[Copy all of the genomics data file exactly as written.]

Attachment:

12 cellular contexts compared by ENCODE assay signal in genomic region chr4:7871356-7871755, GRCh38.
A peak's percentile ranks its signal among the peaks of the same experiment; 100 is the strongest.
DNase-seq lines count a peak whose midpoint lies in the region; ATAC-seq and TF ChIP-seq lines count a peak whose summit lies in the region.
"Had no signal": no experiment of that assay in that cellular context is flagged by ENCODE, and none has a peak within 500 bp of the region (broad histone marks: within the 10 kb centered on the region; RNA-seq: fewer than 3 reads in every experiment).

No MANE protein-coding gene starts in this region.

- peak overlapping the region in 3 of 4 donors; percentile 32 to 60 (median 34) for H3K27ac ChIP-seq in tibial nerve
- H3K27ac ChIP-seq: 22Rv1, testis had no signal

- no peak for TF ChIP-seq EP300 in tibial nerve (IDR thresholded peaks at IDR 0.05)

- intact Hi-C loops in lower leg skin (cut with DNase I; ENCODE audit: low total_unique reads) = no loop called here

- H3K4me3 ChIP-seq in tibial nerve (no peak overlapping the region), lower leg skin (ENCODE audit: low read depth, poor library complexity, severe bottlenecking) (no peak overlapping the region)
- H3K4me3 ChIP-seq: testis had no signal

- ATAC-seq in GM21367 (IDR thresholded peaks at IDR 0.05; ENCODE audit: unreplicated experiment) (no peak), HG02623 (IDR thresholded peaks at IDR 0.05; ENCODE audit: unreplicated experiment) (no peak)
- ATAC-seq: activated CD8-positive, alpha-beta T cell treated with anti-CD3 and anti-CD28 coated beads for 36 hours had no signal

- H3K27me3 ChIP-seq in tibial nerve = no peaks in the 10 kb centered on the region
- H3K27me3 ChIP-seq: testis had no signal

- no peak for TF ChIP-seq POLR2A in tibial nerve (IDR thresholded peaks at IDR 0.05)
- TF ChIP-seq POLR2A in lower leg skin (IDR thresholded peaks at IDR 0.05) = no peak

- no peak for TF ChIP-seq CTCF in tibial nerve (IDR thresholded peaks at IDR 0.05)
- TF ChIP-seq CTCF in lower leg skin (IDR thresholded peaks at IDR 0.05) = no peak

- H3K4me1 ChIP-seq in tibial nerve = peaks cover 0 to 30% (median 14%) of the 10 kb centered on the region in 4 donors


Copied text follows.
12 cellular contexts compared by ENCODE assay signal in genomic region chr4:7871356-7871755, GRCh38.
A peak's percentile ranks its signal among the peaks of the same experiment; 100 is the strongest.
DNase-seq lines count a peak whose midpoint lies in the region; ATAC-seq and TF ChIP-seq lines count a peak whose summit lies in the region.
"Had no signal": no experiment of that assay in that cellular context is flagged by ENCODE, and none has a peak within 500 bp of the region (broad histone marks: within the 10 kb centered on the region; RNA-seq: fewer than 3 reads in every experiment).

No MANE protein-coding gene starts in this region.

- peak overlapping the region in 3 of 4 donors; percentile 32 to 60 (median 34) for H3K27ac ChIP-seq in tibial nerve
- H3K27ac ChIP-seq: 22Rv1, testis had no signal

- no peak for TF ChIP-seq EP300 in tibial nerve (IDR thresholded peaks at IDR 0.05)

- intact Hi-C loops in lower leg skin (cut with DNase I; ENCODE audit: low total_unique reads) = no loop called here

- H3K4me3 ChIP-seq in tibial nerve (no peak overlapping the region), lower leg skin (ENCODE audit: low read depth, poor library complexity, severe bottlenecking) (no peak overlapping the region)
- H3K4me3 ChIP-seq: testis had no signal

- ATAC-seq in GM21367 (IDR thresholded peaks at IDR 0.05; ENCODE audit: unreplicated experiment) (no peak), HG02623 (IDR thresholded peaks at IDR 0.05; ENCODE audit: unreplicated experiment) (no peak)
- ATAC-seq: activated CD8-positive, alpha-beta T cell treated with anti-CD3 and anti-CD28 coated beads for 36 hours had no signal

- H3K27me3 ChIP-seq in tibial nerve = no peaks in the 10 kb centered on the region
- H3K27me3 ChIP-seq: testis had no signal

- no peak for TF ChIP-seq POLR2A in tibial nerve (IDR thresholded peaks at IDR 0.05)
- TF ChIP-seq POLR2A in lower leg skin (IDR thresholded peaks at IDR 0.05) = no peak

- no peak for TF ChIP-seq CTCF in tibial nerve (IDR thresholded peaks at IDR 0.05)
- TF ChIP-seq CTCF in lower leg skin (IDR thresholded peaks at IDR 0.05) = no peak

- H3K4me1 ChIP-seq in tibial nerve = peaks cover 0 to 30% (median 14%) of the 10 kb centered on the region in 4 donors